Jamie Gates, director of the Center for Justice and Reconciliation (CJR), along with five of students who serve as CJR interns, attended the Justice Conference in Philadelphia this month. We asked Gates a few questions about the conference as well as PLNU’s greater involvement in social justice.
Tell us a little about your and your students’ level of involvement in the conference.
I took the five CJR interns as a means to inspire, disciple, network for PLNU connections and their future career/callings, and to engage PLNU at the heart of the Christian reflection and action around justice and the church. The Justice Conference gathered over 5,000 Christians working on multiple dimensions of Christian justice work in the world, over 160 non-profits (NGOs) and it turns out that our university is far advanced compared to many of our colleagues on a number of justice initiatives, especially human trafficking, fair trade, international development, immigration and women’s issues.
PLNU’s Center for Justice and Reconciliation also led, inviting in World Relief and Vanguard University, in organizing a dinner to gather people working against global slavery at Christian colleges/universities, NGOs and churches.
You just returned from this conference, you’re putting on events to inform people about what PLNU is doing concerning social justice, and you were just co-awarded a National Institute of Justice grant – what’s behind all the great awareness and success?
No doubt it is first and foremost the grace of God that continues to call us and open doors for us to be involved in the great suffering of the world. I am also deeply grateful for the vision of a Wesleyan-Holiness university that spends its precious resources on helping faculty, staff and students get involved in the pressing social concerns of our time. The university gives some of us release time and a budget to help immerse ourselves in the issues and networks that are engaging the world for justice. Without this release time and funding, we would not have the opportunity for such a deep and broad impact.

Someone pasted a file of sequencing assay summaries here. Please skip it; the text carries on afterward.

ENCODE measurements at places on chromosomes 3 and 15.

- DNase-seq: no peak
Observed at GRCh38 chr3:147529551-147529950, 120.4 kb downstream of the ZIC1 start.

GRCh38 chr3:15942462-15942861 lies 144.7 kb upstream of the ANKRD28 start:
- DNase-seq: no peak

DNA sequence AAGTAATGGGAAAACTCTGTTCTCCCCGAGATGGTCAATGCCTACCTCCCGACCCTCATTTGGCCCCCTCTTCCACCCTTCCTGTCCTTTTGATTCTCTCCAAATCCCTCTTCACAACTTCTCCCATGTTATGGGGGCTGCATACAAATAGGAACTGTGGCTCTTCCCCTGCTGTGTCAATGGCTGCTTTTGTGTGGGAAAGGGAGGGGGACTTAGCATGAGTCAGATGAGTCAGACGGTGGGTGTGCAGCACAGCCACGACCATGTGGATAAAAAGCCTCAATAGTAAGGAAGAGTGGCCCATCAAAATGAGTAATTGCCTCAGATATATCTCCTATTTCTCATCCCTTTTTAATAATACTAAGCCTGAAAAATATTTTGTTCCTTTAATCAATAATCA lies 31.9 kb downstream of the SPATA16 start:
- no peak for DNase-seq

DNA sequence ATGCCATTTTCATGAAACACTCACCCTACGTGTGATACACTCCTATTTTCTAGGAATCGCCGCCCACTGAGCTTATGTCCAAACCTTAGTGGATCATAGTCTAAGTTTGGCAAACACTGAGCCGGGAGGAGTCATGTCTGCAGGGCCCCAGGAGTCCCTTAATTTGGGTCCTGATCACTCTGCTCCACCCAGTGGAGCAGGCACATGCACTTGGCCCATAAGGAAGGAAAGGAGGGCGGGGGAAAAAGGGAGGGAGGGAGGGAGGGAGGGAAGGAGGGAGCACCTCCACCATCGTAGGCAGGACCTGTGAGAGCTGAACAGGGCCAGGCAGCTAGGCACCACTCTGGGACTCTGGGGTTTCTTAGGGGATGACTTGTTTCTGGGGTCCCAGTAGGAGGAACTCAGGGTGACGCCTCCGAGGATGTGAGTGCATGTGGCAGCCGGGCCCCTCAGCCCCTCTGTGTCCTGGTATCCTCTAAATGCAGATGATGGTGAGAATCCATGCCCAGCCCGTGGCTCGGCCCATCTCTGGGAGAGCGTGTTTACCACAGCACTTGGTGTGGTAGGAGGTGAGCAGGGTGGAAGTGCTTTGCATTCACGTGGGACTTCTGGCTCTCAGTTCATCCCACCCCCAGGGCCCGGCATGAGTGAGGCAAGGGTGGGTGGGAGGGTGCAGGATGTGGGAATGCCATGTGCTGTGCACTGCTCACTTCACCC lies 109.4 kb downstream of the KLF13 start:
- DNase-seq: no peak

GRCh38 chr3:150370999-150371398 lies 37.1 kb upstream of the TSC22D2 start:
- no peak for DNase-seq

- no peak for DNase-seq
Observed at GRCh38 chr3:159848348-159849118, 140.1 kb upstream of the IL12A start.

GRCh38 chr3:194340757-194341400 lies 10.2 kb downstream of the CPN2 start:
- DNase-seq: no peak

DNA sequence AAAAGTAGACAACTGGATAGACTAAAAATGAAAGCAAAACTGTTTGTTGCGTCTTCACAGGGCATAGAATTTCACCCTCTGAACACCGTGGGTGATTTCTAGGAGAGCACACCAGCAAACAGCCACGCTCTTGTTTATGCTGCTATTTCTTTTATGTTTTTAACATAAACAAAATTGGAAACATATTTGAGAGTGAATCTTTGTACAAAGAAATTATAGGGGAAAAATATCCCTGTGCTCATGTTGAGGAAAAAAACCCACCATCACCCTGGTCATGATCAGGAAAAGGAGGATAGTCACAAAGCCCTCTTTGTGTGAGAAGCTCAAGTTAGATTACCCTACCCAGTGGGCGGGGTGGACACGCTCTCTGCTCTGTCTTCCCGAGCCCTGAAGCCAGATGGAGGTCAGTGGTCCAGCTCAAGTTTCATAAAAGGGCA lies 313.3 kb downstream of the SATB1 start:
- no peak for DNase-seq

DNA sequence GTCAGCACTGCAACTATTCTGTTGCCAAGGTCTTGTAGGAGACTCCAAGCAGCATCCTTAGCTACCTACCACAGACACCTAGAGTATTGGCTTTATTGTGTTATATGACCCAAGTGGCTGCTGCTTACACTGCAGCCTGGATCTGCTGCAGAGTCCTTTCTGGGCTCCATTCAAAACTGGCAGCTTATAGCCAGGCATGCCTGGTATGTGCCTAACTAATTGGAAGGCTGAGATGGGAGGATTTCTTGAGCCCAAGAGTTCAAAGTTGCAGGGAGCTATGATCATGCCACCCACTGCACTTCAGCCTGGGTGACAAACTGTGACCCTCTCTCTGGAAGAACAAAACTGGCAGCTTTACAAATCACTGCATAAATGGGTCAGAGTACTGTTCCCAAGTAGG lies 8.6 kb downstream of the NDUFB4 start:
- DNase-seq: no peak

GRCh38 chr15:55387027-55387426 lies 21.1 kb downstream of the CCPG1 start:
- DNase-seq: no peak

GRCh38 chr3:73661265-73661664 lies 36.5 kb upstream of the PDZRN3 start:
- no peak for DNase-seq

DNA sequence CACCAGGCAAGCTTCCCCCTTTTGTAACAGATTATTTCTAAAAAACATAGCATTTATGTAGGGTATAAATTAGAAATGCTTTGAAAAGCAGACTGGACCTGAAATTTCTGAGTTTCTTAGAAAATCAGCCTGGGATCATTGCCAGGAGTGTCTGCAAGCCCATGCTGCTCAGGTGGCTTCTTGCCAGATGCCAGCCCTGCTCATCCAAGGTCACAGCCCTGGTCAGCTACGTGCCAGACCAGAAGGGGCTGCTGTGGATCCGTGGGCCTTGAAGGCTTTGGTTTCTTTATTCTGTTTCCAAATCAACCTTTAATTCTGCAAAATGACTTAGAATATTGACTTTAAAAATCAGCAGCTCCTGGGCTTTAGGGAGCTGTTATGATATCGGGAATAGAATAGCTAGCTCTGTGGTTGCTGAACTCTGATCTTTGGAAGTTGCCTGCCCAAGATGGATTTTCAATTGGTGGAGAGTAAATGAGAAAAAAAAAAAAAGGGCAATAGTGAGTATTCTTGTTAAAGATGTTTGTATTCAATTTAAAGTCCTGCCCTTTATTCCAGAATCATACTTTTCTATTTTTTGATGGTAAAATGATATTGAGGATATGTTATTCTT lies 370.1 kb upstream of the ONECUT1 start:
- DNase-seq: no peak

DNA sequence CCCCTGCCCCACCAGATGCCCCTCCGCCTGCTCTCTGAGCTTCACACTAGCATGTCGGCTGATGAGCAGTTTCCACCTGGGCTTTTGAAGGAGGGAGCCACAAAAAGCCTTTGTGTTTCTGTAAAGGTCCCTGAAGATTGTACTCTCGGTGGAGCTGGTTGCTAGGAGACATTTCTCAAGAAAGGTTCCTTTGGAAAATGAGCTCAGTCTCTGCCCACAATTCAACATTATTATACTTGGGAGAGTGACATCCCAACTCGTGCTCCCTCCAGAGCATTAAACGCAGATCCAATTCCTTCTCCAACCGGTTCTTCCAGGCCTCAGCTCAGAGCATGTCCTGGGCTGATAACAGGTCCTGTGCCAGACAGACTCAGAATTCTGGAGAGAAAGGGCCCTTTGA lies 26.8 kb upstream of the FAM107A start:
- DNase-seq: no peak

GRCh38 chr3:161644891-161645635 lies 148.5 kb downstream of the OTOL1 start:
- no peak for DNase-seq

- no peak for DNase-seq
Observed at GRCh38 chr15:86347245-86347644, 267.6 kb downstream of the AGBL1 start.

How do you feel PLNU has a unique voice in the conversation around justice, specifically at an event like the Justice Conference?
Justice sits at PLNU’s theological and institutional core. Having a Center for Justice and Reconciliation, a Center for Women’s Studies and a Center for International Development gives us a measurable advantage in becoming a leading Wesleyan-Holiness voice among Christian universities. These three centers are grounded in and strengthened by the theological vision generated by the Wesleyan Center. As the university continues to invest faculty/staff time and financial resources, we can continue to build on this reputation. As our students are graduating and making a deep impact elsewhere in the world, our ability to engage in these matters only gets stronger! We were clearly in a leadership position among Christian universities in relation to our anti-human trafficking work. Our Sabbath Economics intern Andrew Schalin also found that as he spoke with every organization and university working for fair trade, that PLNU is at the moment significantly further ahead in promoting and establishing university infrastructure committed to fair trade!
You can find deep commitments to justice well beyond the work of these centers. PLNU’s Fermanian Business and Economics Institute is in partnership with the CJR’s Dr. Pat Leslie on homelessness research for the city of San Diego. Dr. Lindsey Lupo gets students involved in local justice-related internships through the Institute for Politics and Public Service run out of the Department of History and Political Science. Many faculty lead justice-related curriculum, internships and co-curricular opportunities. Student Development facilitates justice-related clubs and has a justice-minded student leadership. Spiritual Development disciples us around issues of justice and the Christian life throughout all of its outlets, especially Community Ministries and International Ministries. For those of us out there engaging directly in the community on PLNU’s behalf, for those of us moving in justice circles for the sake of providing our students, staff and faculty with a wide range of places to plug in, a campus community committed to justice provides a strong platform on which to stand.